Last Updated on January 2, 2024

In the heart of Europe, Krakow, Poland, stands as a captivating testament to the country’s rich history and cultural heritage. This enchanting city, with its cobblestone streets and medieval architecture, beckons visitors to step back in time and explore a tapestry of tales woven through centuries.

As a retired naval officer who lived in Europe and an avid history buff, I totally appreciate all that Krakow offers visitors. Yes, there were those horrific days of its ghettos and extermination camps, but the character of Krakow lives on, offering a rich heritage coupled with modern marvels.

Home to one of Europe’s best-preserved medieval old towns, Krakow boasts a skyline dominated by the spires of historic churches and the imposing Wawel Castle. Beyond its architectural splendors, Krakow is a vibrant hub of artistic expression, hosting a myriad of museums, galleries and theaters showcasing Polish creativity.

Whether it’s wandering through the bustling Market Square, delving into the poignant history of Auschwitz-Birkenau, or savoring the flavors of traditional Polish cuisine, Krakow unfolds as a city where the past harmoniously intertwines with the present, inviting all who visit to immerse themselves in its timeless charm.

Here top things to do if you’re visiting this marvelous historic treasure.

Wawel Castle and Cathedral

Situated on Wawel Hill, this castle is a living testament to Poland’s complex past.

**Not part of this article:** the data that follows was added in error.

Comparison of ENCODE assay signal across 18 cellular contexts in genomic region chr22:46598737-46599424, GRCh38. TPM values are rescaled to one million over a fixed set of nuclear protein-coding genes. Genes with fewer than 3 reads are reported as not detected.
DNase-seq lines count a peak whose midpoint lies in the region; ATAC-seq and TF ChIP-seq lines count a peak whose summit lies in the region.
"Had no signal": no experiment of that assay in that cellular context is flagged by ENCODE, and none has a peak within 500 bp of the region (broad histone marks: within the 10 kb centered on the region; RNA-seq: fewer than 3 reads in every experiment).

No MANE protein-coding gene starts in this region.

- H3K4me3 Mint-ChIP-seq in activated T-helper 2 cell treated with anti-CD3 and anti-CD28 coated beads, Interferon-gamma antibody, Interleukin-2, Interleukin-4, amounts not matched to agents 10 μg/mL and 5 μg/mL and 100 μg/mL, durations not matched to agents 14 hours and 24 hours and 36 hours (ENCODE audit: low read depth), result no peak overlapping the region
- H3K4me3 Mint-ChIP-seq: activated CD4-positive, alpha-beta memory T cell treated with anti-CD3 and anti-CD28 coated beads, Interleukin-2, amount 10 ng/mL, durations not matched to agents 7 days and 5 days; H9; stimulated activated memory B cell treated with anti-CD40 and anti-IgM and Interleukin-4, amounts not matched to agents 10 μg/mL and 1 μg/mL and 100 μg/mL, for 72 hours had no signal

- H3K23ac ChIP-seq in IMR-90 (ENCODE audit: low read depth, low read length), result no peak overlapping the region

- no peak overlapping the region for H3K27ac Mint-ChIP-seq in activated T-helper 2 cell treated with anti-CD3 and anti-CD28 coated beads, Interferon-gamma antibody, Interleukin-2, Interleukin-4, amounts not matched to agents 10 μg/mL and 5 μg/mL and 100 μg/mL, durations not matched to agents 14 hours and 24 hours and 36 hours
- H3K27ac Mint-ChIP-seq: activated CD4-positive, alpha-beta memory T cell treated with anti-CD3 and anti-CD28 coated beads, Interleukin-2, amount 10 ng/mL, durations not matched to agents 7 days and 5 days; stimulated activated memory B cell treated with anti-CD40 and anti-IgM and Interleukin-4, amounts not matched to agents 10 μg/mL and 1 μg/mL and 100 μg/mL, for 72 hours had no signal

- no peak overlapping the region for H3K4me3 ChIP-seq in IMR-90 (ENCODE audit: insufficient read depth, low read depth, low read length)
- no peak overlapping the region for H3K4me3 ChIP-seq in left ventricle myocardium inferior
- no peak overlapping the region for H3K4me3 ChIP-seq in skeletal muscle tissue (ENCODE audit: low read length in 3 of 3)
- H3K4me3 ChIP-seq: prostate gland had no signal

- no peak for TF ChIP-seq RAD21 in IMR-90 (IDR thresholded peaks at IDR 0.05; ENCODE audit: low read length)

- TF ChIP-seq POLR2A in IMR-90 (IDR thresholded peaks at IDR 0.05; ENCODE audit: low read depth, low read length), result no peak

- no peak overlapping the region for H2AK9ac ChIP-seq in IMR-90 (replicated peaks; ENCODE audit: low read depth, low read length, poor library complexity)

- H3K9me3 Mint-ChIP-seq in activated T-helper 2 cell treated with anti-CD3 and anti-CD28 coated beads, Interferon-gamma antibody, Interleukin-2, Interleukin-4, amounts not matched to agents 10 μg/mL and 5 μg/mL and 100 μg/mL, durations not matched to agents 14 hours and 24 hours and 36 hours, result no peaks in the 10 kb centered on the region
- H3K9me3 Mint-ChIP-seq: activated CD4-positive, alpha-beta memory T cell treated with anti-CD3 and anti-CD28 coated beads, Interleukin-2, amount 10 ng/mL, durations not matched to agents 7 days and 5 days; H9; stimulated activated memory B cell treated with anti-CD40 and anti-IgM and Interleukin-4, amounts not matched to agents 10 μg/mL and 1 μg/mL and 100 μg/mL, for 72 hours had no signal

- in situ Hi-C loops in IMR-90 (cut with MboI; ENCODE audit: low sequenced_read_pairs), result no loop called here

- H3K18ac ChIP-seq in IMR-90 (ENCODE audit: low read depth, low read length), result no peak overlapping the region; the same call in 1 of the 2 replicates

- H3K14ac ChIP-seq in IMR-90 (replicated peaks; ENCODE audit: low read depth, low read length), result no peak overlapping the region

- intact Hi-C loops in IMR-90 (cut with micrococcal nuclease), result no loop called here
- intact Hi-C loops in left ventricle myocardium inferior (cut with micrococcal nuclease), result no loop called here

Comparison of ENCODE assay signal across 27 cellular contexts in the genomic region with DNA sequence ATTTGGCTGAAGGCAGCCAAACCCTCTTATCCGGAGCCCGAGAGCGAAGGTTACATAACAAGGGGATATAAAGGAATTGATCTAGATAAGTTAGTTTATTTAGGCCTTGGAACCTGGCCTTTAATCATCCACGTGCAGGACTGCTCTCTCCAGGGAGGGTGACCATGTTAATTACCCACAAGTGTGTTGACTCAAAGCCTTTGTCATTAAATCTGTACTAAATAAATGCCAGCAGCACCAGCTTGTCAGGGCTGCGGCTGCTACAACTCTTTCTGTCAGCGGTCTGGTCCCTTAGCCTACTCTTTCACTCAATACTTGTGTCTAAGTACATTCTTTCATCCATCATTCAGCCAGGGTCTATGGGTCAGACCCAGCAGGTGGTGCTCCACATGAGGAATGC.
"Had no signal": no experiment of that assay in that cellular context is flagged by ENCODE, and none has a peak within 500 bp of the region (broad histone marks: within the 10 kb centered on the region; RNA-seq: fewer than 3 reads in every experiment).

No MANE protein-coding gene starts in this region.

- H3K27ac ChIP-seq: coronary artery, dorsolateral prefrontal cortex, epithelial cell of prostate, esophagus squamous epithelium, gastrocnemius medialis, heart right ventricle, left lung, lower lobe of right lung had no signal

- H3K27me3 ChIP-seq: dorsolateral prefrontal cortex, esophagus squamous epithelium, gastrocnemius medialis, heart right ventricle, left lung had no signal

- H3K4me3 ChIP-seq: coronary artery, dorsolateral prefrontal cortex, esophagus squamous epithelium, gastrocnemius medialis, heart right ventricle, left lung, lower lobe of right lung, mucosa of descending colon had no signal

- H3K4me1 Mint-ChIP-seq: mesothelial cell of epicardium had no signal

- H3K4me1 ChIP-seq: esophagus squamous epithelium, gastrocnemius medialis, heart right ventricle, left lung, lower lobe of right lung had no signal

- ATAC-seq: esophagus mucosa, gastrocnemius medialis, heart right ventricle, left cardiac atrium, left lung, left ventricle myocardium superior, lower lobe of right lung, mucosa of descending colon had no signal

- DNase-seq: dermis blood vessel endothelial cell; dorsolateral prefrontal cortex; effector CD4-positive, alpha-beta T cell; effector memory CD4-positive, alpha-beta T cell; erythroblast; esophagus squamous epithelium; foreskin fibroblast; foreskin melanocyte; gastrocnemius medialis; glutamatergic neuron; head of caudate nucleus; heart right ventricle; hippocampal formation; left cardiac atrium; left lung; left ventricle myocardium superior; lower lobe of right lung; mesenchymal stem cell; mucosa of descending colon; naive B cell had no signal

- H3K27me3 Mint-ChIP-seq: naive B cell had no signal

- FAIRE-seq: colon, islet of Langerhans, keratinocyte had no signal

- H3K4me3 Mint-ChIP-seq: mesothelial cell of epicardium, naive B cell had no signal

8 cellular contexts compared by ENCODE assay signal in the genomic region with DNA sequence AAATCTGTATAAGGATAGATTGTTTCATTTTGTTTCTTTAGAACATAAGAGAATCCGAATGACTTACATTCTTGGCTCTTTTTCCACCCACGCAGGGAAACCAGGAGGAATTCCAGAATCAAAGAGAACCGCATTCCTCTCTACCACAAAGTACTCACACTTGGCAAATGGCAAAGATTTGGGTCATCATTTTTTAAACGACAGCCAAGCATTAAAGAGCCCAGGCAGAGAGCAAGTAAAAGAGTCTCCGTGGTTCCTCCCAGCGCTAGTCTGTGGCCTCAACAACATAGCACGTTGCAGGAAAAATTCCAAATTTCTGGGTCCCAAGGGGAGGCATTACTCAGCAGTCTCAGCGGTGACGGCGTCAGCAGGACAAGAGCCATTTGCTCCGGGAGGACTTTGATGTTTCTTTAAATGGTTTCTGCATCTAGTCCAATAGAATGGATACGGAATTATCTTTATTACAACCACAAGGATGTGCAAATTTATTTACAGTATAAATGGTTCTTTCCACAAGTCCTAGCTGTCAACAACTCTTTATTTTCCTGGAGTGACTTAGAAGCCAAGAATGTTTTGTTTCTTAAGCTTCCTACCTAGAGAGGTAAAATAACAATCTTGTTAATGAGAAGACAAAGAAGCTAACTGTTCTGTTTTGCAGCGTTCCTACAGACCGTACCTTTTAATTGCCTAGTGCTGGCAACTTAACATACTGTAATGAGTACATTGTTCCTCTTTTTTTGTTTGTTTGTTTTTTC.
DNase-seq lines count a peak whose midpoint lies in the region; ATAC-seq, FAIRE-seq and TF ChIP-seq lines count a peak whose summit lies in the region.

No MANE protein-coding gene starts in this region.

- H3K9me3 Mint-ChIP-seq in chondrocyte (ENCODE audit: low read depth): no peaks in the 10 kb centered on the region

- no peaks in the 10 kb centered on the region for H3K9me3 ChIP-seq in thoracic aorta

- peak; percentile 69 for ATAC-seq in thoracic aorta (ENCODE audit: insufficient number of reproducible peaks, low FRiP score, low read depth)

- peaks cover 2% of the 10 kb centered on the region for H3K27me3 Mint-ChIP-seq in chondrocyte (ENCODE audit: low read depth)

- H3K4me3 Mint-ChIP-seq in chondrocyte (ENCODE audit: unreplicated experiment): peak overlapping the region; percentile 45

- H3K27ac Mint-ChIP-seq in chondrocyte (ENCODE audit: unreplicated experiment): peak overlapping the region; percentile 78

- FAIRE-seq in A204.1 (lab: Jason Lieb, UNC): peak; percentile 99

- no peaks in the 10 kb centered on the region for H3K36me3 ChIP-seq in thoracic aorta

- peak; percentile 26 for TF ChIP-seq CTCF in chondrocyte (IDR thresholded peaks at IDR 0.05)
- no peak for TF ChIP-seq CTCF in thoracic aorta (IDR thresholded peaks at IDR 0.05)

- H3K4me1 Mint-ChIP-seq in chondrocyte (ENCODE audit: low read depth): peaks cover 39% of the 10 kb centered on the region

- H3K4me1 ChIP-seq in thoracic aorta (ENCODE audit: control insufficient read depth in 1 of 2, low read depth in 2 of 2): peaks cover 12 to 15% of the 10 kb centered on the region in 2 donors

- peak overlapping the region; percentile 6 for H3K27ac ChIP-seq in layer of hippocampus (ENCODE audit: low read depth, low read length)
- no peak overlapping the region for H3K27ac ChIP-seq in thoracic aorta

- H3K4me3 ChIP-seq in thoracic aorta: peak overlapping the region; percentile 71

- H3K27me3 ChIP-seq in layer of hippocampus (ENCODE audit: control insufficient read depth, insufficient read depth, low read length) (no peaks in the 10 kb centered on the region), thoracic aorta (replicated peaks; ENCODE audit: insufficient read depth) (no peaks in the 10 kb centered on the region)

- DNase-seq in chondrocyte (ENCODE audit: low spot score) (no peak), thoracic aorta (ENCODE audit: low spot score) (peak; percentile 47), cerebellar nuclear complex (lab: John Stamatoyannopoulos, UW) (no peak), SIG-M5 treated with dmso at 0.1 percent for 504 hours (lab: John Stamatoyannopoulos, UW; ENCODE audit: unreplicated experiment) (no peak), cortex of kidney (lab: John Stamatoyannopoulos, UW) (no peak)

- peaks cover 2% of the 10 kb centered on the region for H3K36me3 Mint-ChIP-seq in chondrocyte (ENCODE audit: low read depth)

With a history dating back over 1,000 years, Wawel Castle was the residence of Polish kings and the center of political power for centuries. The castle reflects many architectural styles including Romanesque, Gothic, Renaissance and Baroque.

The Royal Cathedral features elaborately decorated staterooms that showcase period furniture, tapestries, and art. Visitors can explore the royal apartments, including the senatorium, where official functions and banquets were once held.

Located within the castle grounds, Wawel Cathedral is home to the Sigismund Bell, one of the largest in Europe. Cast in 1520, it weighs almost 13 tons and is named after King Sigismund I of Poland.

According to legend, Wawel Hill was once inhabited by a fierce dragon that terrorized the locals. A mythical statue of the Wawel Dragon now stands near the castle, and visitors can see periodic fire-breathing performances.

Old Town Square (Rynek Główny)